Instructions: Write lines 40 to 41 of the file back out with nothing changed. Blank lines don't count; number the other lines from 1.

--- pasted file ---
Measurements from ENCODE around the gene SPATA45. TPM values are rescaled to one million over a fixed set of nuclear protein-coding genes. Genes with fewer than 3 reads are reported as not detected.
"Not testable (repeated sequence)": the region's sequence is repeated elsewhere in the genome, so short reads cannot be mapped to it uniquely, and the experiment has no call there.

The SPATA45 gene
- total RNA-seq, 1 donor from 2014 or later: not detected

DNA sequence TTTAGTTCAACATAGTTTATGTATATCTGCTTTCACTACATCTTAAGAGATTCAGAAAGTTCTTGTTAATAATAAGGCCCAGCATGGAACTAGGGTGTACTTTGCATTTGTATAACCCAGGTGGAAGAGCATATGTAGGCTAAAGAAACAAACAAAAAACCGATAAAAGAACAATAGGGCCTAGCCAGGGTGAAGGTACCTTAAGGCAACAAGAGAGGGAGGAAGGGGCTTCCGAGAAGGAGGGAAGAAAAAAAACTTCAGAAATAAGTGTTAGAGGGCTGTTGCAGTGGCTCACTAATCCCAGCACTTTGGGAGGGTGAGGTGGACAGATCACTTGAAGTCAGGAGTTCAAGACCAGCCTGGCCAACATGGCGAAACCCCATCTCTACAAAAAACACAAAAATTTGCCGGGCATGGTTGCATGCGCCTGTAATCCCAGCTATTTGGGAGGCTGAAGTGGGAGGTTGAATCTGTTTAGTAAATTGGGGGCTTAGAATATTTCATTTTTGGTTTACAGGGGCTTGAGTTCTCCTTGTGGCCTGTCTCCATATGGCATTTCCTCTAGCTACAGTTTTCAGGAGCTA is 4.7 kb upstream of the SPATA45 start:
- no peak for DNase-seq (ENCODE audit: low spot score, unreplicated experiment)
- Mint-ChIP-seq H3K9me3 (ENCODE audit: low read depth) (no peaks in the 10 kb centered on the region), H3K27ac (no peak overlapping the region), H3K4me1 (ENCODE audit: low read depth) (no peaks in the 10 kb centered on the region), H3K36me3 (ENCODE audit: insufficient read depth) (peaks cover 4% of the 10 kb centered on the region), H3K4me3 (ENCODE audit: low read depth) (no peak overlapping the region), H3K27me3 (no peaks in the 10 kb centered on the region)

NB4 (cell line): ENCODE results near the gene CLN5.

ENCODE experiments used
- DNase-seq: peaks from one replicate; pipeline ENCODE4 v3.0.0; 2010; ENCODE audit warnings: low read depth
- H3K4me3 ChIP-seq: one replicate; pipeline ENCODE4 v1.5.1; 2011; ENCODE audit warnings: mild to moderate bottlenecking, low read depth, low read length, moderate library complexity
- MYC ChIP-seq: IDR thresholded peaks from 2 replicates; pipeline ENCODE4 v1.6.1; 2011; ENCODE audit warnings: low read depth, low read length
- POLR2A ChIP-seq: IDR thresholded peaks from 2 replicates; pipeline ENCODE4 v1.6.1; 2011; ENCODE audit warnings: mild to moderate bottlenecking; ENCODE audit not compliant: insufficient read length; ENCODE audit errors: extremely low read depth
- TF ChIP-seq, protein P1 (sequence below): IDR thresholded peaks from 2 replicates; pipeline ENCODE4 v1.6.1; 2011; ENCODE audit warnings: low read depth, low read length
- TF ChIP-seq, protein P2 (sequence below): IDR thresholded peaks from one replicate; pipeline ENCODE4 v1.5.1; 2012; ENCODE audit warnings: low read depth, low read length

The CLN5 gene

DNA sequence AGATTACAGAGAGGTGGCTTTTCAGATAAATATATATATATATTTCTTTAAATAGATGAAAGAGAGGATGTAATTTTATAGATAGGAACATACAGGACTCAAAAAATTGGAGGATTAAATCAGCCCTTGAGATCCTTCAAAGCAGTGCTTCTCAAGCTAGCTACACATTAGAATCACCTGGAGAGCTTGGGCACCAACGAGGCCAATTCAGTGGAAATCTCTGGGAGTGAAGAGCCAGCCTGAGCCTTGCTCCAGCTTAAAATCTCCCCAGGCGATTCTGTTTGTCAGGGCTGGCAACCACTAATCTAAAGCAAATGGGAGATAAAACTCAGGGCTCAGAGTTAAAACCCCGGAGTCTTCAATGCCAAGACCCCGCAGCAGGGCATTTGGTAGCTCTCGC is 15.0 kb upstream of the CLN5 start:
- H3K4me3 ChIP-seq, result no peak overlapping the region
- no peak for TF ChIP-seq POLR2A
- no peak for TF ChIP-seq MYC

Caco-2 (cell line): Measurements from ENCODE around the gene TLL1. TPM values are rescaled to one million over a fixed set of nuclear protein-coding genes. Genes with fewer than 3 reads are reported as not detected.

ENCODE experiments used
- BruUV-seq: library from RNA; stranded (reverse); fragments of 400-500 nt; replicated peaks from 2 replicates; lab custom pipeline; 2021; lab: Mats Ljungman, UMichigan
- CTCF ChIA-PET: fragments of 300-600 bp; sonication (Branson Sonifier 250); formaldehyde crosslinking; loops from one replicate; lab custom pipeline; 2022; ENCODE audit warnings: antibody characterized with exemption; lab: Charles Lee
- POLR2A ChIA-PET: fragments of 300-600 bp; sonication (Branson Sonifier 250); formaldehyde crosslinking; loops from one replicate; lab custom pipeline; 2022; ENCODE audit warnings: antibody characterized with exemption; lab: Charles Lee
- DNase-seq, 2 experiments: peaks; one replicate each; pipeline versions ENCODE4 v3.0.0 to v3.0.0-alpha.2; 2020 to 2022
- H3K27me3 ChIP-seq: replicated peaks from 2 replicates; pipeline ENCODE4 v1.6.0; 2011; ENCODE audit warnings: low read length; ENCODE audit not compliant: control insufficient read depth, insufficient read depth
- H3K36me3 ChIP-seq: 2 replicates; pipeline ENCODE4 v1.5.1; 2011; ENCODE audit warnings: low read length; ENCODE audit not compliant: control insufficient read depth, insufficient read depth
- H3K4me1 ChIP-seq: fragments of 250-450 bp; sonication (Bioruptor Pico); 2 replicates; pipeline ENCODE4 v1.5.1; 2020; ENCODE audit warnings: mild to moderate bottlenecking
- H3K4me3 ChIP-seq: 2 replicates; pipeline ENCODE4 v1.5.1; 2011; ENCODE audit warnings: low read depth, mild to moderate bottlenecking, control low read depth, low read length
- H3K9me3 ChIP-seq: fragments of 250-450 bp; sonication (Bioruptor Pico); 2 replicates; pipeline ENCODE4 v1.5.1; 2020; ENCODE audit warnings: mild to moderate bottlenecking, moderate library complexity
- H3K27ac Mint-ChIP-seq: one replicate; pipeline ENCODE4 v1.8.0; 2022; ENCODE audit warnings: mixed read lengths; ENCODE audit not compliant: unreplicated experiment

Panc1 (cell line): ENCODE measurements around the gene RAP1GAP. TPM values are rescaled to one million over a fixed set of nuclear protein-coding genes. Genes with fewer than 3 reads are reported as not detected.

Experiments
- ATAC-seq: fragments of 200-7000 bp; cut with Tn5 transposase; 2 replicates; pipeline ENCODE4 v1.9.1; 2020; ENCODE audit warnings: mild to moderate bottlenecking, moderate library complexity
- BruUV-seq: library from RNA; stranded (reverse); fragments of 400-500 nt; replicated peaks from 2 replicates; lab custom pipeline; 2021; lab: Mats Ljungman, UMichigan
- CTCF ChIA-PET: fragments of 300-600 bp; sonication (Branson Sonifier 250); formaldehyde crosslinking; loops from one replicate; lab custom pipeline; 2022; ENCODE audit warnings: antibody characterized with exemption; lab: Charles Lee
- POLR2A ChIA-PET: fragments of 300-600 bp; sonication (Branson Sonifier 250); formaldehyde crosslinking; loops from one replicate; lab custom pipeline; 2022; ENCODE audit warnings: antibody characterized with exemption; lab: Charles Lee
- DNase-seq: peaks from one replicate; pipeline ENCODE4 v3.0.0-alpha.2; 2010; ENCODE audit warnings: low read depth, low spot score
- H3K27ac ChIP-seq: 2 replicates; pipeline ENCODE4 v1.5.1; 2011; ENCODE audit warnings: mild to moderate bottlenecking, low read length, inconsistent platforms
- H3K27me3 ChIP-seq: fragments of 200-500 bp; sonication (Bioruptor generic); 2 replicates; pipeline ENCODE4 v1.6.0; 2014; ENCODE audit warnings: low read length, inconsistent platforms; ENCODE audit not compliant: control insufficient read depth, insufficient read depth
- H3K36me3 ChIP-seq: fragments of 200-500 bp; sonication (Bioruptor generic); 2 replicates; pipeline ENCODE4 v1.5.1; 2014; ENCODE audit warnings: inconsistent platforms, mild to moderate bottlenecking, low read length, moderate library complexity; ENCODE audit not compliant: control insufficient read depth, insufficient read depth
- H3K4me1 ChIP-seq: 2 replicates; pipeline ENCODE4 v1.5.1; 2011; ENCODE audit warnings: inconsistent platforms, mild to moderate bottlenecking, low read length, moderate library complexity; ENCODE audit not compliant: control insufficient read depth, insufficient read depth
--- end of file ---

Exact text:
- H3K27ac ChIP-seq: 2 replicates; pipeline ENCODE4 v1.5.1; 2011; ENCODE audit warnings: mild to moderate bottlenecking, low read length, inconsistent platforms
- H3K27me3 ChIP-seq: fragments of 200-500 bp; sonication (Bioruptor generic); 2 replicates; pipeline ENCODE4 v1.6.0; 2014; ENCODE audit warnings: low read length, inconsistent platforms; ENCODE audit not compliant: control insufficient read depth, insufficient read depth